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Article:

Can We Grow Now?


This article is from Issue Wildland Fire 2 Edition - Vol. 13 No. 1.

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Listed below are some parts of the journal that may help you teach this article. Each link is a pdf file.

 

Welcome Section

Fire Research in the Forest Service

Note to Educators

Journal Lesson Plan 1

Journal Lesson Plan 2

Sentenced!

Who or What Am I?

Reflection Section Answer Guide

 

Additional Resources for this Article:
Meet the scientists that contributed to this article:

"Science Topics" covered in this article:
  • Life Science
  • People and Science

"Thinking About Science Themes" covered in this article:
When scientists complete their research, they communicate their results to other scientists. One way they do this is by writing a scientific paper. Within a scientific paper, scientists almost always use many ways to communicate. These ways include words, photographs, maps, drawings, tables, charts, and graphs. As you read Natural Inquirer articles or other scientific material, look carefully at the many ways scientists communicate their findings. In this article, you will see photographs, charts, and maps that help you understand the research. In your own life, how do photographs, charts, and maps help you understand in a way that words do not? Have you recently looked at an hour-by-hour forecast of the temperature? How does that graph help you understand the coming weather in ways that words do not?
Specific "Thinking About Science" Themes:
  • Characteristics of Scientists
  • The Scientific Process

"Thinking About Environmental Themes" covered in this article:
Bristlecone pine trees are special. They are special because they can live for long periods of time, some up to 4,500 years. This makes them the oldest living species on Earth. In the Ancient Bristlecone Forest in California, the oldest of these trees is named Methuselah (mə-ˈthü-zə-lə). This tree was named for the oldest person named in the Bible. Methuselah is a Great Basin bristlecone pine. The scientists in this study examined Rocky Mountain bristlecone pine trees. Bristlecone pines can live in harsh environments, such as cold, windswept, rocky slopes (figure 1). They can also live in more favorable habitats, where they form closed-canopy forests (figure 2). Rocky Mountain bristlecone pine trees are found in Colorado. Bristlecone pine trees provide a lot of benefits to the areas in which they grow. They provide seeds for birds and other wildlife. They hold carbon in their wood, which helps to reduce climate change. They contribute to the water cycle by pulling in water through their roots and transpiring it through their needles. They provide a special benefit to people who visit the old trees, or maybe just look at photographs of them. Can you name this benefit? The benefits provided by nature are called ecosystem services.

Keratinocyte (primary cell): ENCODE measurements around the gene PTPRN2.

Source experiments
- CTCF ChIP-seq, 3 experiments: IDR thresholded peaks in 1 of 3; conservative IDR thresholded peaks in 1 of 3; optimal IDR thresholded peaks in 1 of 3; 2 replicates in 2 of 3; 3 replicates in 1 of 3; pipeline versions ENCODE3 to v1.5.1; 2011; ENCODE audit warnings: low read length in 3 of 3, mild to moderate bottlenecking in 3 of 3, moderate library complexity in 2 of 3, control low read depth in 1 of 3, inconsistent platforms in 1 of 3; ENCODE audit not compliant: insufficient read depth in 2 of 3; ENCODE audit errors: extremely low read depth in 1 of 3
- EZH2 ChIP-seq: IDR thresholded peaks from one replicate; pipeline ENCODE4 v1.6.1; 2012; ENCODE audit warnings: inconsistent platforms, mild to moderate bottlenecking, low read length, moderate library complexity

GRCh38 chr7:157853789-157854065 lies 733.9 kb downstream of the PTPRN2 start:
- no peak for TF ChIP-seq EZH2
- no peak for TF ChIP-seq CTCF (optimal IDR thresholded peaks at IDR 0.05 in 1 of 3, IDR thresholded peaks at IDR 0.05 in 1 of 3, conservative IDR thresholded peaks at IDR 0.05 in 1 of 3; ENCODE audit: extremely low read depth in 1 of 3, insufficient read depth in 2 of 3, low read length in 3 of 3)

Specific "Thinking About the Environment" Themes:
  • Ecosystem Services
  • Habitat

NSE Standards covered in this article:
  • Abilities necessary to do scientific inquiry (A)
  • Diversity and adaptations of organisms (C)
  • Natural hazards (F)
  • Nature of science (G)
  • Populations and ecosystems (C)
  • Populations, resources and environments (F)
  • Reproduction and heredity (C)
  • Risks and benefits (F)
  • Science as a human endeavor (G)
  • Structure and function in living systems (C)
  • Understandings about scientific inquiry (A)